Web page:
Heads' pay rises as teachers denied an increase, union claims
Reporting by Darren Evans, Stephen Exley and Kaye Wiggins
A union leader has called for an end to headteachers paying themselves “six-figure sums” while blocking teachers’ pay progression.
Speaking at the NASUWT’s annual conference in Cardiff, general secretary Chris Keates claimed two-thirds of teachers had been refused pay progression in schools while heads were increasing their salaries in secret.
She claimed some heads’ salaries were being negotiated between them and chairs of governors without being approved by governing bodies, and that some heads were benefiting from packages including cars and gym membership.
“We can see no reason why chief executives of NHS trusts, union general secretaries, politicians all have their salaries published on an annual basis while headteachers are excluded from that,” she said.
“We are not about not paying a salary commensurate for the job [but] what we want is to know the process by which that decision was made... That’s just the tip of the iceberg; sometimes you have packages including cars, gym memberships, all sort of things at a time when last year two thirds of teachers were refused pay progression in schools.”
Figures published by the Department for Education last year revealed that more than 900 heads were paid £100,000 or more.
Labour education spokesman Tristram Hunt said Labour was keen to attract new headteachers into the profession and support them, but said transparency was important.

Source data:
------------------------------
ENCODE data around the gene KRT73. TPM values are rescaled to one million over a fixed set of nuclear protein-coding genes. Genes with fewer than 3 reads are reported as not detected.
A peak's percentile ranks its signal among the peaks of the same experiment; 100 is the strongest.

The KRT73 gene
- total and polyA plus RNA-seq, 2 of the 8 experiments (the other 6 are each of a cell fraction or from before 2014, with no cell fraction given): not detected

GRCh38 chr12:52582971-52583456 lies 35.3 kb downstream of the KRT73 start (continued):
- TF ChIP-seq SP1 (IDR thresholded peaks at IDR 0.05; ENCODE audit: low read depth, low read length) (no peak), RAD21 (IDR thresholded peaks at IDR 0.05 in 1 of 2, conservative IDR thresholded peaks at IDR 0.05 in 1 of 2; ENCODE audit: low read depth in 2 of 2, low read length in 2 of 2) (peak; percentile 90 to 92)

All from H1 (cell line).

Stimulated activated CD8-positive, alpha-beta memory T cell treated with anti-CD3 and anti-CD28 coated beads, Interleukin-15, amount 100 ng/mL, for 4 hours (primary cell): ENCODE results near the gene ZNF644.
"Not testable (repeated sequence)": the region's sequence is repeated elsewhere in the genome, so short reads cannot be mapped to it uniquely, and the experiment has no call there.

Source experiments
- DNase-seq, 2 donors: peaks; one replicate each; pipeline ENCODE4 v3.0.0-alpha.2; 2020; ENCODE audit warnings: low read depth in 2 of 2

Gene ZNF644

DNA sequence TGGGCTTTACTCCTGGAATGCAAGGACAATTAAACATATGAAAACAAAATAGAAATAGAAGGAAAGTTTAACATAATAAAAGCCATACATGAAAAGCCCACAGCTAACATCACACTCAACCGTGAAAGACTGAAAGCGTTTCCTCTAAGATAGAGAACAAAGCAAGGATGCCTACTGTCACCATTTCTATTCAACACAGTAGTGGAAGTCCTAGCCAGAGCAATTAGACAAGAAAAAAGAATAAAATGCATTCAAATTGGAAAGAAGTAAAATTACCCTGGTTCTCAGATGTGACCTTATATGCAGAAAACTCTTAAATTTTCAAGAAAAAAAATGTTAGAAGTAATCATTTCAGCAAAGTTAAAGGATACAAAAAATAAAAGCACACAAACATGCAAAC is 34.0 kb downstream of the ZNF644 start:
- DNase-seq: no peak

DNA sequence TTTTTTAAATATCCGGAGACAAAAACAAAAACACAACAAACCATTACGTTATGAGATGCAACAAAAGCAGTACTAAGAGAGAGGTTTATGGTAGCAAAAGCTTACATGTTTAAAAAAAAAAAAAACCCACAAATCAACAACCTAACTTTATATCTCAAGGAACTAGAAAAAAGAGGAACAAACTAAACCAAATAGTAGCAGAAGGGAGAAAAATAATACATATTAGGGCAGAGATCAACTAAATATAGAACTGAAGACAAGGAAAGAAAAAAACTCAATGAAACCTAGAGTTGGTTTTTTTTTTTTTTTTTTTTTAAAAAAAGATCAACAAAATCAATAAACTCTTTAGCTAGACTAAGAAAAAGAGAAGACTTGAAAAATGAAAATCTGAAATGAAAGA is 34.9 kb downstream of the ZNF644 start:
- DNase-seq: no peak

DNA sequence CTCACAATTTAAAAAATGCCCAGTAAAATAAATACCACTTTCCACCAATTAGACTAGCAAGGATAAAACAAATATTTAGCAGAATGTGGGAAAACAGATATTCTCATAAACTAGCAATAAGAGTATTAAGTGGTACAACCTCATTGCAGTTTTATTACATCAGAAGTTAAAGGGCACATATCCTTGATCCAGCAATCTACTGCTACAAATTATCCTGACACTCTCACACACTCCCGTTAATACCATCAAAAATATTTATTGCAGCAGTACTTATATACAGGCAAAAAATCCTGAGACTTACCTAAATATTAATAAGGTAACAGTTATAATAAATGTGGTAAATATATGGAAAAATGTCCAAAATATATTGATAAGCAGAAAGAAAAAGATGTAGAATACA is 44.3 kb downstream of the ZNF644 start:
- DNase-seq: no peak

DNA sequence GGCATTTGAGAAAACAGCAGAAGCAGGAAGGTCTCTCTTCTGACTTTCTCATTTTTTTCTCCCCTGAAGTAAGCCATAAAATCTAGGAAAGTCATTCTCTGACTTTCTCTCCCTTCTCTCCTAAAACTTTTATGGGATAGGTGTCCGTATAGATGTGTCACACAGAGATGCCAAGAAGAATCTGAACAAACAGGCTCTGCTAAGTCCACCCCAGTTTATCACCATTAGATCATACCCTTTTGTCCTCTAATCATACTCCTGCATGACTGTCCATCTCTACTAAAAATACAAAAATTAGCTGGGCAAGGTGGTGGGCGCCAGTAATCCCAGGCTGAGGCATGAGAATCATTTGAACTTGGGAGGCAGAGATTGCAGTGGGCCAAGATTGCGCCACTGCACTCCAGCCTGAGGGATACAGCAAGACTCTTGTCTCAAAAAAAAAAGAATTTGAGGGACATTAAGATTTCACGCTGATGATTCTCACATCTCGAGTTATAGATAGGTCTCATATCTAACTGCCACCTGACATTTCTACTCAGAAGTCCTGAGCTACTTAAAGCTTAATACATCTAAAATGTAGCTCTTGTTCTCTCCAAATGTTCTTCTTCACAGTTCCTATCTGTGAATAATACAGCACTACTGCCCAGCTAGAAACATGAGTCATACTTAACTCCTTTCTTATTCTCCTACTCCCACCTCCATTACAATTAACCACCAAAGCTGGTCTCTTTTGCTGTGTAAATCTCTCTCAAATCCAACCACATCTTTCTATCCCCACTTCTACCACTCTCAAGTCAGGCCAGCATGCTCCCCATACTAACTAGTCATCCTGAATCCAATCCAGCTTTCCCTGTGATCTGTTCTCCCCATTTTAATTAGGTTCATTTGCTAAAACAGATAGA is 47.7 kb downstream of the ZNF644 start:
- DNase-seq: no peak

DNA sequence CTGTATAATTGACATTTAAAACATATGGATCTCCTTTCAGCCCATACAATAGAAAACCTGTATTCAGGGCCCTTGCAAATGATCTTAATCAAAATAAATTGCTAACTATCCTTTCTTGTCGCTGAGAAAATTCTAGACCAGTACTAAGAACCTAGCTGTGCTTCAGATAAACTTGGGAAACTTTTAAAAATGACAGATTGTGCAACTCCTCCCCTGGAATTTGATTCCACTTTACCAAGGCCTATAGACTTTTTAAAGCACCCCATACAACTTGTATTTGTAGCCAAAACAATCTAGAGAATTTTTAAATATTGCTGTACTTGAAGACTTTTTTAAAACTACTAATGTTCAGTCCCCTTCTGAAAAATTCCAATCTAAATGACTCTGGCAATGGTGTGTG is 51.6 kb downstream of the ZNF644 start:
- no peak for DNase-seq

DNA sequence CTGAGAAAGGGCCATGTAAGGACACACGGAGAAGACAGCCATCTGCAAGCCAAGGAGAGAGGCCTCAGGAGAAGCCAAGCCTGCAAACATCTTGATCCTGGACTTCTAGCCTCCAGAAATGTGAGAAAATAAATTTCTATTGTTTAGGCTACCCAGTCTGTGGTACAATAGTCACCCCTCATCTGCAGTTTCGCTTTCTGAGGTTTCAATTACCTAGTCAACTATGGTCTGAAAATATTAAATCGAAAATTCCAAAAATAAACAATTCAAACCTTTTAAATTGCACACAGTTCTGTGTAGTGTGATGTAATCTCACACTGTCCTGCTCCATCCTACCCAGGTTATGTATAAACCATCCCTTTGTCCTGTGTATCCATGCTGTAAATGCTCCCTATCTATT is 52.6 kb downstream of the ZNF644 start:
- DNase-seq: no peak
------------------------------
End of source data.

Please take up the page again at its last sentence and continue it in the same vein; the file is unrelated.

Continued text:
“We need transparency in the system about where tax-payers money is going,” he said.
“What really concerns me about headteachers’ contracts at the moment is I do not like confidentiality clauses. We are seeing more and more reports about heads leaving schools with confidentiality clauses.”
The union unanimously passed a motion in support of potentially backing "continuing industrial action" over teachers' pay, if the issue is not addressed by the next government.
Executive member for Derby Keith Muncey said it was "shocking that graduates in similar professions start their careers 25 per cent ahead of any teacher", adding: "This is one of the reasons why so many leave."
In another debate, Austin Murphy, a teacher based in Leeds, said the NASUWT should “think about the possibility of joining with other unions in trying to set out the possibility of moving forward in a different way".
“We need to put out a clear message that we are thinking along the lines of doing something different and opposing this government strongly,” he said.
“We need to consider alternative approaches to expose and undermine a future Tory government, and that is what I hope we will be able to do.”
Meanwhile at the NUT conference in Harrogate, plans for a series of strikes put forward in response to a motion about workload and accountability were voted down by delegates.
Executive member Martin-Powell Davies hit out at the “cold heart of a Tory politician who pretended to care” about workload, in a thinly-veiled reference to Nicky Morgan’s response to the Workload Challenge, which has been widely criticised by the unions.
Mr Powell-Davies, who last year was beaten in the vote to become general secretary of the union by incumbent Christine Blower, said it was time for a different strategy, calling for a strike in September, followed by two more in November and further action in January if no concessions have been won.
But the amendment was vetoed, after it was voted down by 59 per cent to 41 per cent.
However a priority motion due to be debated tomorrow also calls for a ballot for strike and non-strike action over school funding.
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